T. Rex, Other Big Dinosaurs Could Swim, New Evidence Suggests

Richard A. Lovett
for National Geographic News
May 29, 2007

Predatory dinosaurs such as the mighty Tyrannosaurus rex could swim, say scientists who claim they have found definitive proof of the behavior.

The evidence, they say, is odd scuff marks found in Cretaceous-era rock in northern Spain's Cameros Basin.

The Cretaceous period lasted from 145.5 million to 65.5 million years ago.

The tracks, which are 50 feet long (15 meters long) and contain 12 prints, suggest that a large animal was scrabbling at the bottom of a 10-foot-deep (3-meter-deep) lake with a swimming, not wading, motion.

The marks were likely left more than one hundred million years ago at the well-preserved La Virgen del Campo site, where scientists have also unearthed more than 10,000 other fossil footprints.

Ripples in the stone show that the dinosaur—possibly a T. rex—was fighting a current, trying not to drift sideways.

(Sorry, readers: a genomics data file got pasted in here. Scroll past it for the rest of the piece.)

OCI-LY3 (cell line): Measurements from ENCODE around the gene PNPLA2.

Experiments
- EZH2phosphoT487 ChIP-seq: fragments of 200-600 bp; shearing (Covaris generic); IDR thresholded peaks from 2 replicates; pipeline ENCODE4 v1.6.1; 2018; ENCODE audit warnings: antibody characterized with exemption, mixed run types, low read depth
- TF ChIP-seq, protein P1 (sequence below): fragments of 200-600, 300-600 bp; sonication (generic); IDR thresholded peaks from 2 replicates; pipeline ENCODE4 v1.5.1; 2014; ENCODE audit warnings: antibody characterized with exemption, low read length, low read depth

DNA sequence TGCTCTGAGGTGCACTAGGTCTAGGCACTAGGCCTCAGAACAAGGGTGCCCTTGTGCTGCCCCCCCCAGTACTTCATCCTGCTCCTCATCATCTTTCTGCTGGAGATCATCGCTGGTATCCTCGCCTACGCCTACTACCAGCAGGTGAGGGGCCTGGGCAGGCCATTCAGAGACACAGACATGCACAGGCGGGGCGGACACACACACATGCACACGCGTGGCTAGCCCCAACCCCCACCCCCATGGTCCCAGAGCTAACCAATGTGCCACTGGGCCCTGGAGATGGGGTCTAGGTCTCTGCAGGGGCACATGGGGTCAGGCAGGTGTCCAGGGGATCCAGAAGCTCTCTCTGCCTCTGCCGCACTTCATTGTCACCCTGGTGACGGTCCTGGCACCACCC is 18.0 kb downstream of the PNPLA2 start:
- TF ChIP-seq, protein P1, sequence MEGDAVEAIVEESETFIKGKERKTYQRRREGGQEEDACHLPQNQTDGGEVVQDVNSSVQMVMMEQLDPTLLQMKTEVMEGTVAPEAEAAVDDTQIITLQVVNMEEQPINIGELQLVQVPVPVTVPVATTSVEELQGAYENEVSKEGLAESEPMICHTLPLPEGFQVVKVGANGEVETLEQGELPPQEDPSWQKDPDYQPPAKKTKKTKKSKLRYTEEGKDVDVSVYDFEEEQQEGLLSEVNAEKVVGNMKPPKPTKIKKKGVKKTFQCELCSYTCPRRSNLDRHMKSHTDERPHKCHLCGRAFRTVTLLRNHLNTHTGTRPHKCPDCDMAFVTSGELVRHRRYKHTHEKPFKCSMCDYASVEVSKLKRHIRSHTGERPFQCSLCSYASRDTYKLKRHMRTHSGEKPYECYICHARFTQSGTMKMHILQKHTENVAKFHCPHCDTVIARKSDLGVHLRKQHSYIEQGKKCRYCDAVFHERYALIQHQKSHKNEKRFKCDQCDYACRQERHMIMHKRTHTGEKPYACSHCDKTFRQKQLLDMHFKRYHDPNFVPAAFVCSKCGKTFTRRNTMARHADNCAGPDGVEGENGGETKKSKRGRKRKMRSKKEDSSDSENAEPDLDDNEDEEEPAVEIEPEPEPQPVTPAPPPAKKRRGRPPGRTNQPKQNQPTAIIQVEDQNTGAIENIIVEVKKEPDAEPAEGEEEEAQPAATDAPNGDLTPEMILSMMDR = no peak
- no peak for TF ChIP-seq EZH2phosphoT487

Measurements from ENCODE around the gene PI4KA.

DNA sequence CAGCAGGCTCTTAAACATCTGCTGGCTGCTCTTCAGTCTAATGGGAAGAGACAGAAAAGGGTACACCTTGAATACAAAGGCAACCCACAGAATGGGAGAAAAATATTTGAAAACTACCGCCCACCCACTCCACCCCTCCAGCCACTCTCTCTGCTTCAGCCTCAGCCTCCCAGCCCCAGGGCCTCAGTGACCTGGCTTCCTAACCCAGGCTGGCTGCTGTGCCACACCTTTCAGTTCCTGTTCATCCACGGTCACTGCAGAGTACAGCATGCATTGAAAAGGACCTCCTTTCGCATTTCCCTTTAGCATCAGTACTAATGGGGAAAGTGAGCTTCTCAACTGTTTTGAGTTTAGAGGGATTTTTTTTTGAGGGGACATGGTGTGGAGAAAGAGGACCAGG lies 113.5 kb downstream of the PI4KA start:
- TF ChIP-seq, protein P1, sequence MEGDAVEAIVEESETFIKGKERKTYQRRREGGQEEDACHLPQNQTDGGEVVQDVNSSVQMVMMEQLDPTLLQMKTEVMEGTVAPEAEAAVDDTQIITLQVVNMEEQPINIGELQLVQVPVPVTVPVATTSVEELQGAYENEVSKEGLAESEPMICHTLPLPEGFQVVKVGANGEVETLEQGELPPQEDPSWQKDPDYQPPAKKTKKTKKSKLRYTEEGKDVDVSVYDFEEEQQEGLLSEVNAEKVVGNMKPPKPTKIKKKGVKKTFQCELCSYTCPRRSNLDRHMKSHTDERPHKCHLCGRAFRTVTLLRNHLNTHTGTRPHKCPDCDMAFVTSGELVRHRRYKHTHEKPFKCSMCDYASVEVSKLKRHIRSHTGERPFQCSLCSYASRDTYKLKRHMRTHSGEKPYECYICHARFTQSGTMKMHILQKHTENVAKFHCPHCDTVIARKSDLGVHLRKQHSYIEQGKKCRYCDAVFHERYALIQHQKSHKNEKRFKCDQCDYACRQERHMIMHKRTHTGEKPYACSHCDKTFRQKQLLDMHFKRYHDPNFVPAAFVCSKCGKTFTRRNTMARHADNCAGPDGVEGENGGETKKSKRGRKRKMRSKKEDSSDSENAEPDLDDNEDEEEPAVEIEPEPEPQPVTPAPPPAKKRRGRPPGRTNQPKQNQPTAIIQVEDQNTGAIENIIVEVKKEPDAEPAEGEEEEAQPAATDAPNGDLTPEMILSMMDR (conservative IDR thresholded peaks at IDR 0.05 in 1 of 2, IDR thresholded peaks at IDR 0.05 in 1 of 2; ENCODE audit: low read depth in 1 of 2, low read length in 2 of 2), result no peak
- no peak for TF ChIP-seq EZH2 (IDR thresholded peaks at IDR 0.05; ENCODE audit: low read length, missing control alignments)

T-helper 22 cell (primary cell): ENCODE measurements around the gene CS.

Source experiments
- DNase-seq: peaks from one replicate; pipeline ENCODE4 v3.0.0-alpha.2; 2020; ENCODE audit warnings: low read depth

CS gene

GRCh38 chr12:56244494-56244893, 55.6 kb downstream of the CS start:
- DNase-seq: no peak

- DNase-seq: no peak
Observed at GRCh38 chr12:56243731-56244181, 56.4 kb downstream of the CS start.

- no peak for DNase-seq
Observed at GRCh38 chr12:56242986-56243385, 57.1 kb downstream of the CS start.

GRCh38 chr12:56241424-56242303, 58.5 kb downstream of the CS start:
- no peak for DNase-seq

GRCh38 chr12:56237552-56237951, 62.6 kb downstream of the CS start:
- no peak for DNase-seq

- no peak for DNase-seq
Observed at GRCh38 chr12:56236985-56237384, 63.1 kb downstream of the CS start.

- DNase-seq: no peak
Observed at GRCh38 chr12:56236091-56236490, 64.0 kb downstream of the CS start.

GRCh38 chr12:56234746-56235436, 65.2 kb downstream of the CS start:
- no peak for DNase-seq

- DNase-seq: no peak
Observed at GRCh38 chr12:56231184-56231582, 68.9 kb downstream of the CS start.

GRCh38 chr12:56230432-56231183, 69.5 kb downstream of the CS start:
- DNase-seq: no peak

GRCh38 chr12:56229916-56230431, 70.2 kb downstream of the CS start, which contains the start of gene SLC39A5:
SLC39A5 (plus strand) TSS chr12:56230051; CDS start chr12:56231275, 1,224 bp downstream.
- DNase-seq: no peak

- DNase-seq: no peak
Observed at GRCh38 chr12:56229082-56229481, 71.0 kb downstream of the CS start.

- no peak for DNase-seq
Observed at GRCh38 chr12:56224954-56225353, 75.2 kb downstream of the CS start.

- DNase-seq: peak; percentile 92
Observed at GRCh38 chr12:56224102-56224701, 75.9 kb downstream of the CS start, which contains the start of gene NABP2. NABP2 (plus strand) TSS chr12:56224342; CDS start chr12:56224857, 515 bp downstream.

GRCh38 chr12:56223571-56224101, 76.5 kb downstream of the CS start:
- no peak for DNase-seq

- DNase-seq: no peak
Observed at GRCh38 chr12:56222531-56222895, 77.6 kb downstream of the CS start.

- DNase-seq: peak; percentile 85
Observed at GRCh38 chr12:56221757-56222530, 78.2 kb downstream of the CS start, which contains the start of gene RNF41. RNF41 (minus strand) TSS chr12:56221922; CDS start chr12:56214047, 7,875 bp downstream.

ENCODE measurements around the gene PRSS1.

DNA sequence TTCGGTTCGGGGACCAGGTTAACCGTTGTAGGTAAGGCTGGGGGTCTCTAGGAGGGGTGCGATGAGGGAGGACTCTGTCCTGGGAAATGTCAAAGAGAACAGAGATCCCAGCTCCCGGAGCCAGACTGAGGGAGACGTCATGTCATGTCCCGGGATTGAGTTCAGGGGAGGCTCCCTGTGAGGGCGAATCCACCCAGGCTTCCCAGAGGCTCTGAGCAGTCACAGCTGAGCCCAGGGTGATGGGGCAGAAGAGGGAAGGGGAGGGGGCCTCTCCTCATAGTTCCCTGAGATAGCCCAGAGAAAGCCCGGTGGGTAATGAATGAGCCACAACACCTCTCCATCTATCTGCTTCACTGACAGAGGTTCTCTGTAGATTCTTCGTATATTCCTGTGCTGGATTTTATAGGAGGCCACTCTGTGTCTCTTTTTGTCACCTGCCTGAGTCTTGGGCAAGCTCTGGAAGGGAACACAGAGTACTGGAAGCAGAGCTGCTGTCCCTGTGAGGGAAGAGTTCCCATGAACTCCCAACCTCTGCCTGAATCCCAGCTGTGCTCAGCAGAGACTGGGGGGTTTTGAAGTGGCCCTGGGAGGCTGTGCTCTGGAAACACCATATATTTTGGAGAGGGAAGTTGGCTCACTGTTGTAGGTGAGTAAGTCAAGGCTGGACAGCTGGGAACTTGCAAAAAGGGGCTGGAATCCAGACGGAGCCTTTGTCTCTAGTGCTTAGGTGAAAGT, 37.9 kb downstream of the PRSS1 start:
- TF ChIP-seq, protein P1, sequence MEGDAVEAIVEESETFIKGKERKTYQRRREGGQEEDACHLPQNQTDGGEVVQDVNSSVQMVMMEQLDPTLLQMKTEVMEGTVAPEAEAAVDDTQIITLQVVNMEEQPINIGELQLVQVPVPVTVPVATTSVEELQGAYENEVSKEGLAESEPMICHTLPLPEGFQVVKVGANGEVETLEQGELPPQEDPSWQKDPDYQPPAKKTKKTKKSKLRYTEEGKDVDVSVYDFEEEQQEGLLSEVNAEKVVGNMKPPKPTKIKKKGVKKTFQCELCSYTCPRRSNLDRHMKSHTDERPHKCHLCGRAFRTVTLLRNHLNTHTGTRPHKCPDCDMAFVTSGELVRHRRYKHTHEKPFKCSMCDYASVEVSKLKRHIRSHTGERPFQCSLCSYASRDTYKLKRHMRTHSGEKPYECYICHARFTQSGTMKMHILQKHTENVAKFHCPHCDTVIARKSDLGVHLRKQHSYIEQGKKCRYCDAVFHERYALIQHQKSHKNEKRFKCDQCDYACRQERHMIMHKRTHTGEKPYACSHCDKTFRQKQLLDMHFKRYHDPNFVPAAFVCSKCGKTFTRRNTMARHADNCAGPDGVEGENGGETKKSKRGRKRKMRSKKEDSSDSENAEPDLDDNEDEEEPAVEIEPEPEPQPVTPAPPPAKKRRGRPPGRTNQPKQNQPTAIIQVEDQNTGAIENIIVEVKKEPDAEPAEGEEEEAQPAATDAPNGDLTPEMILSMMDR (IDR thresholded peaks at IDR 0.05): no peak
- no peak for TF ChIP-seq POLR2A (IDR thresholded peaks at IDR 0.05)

The tracks are distinct from known swimmers of the period, such as turtles or crocodiles, and indicate that the animal was a theropod—a carnivore that walked upright.

Theropods include T. rex and numerous smaller dinosaurs, including the velociraptors of Jurassic Park fame.

Tracking a Swim

Scientists have long known that such dinosaurs could wade.

(See related: "Dino-Era Lizard Is Missing Link to Swimming Reptiles, Experts Say" [November 21, 2005].)

But proving they could also swim has been difficult, because an animal that is totally afloat leaves no tracks. So the only way to prove that they could swim is to find footprints left by a dinosaur in contact with the bottom.

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